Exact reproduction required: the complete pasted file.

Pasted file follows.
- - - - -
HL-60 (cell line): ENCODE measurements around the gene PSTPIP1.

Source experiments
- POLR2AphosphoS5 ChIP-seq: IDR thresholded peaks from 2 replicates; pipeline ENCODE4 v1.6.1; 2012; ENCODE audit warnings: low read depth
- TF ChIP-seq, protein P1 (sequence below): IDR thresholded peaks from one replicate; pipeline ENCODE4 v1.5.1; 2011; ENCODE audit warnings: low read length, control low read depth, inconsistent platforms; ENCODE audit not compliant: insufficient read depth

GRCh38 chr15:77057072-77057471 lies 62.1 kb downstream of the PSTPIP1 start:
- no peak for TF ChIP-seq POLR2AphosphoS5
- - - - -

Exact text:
HL-60 (cell line): ENCODE measurements around the gene PSTPIP1.

Source experiments
- POLR2AphosphoS5 ChIP-seq: IDR thresholded peaks from 2 replicates; pipeline ENCODE4 v1.6.1; 2012; ENCODE audit warnings: low read depth
- TF ChIP-seq, protein P1 (sequence below): IDR thresholded peaks from one replicate; pipeline ENCODE4 v1.5.1; 2011; ENCODE audit warnings: low read length, control low read depth, inconsistent platforms; ENCODE audit not compliant: insufficient read depth

GRCh38 chr15:77057072-77057471 lies 62.1 kb downstream of the PSTPIP1 start:
- no peak for TF ChIP-seq POLR2AphosphoS5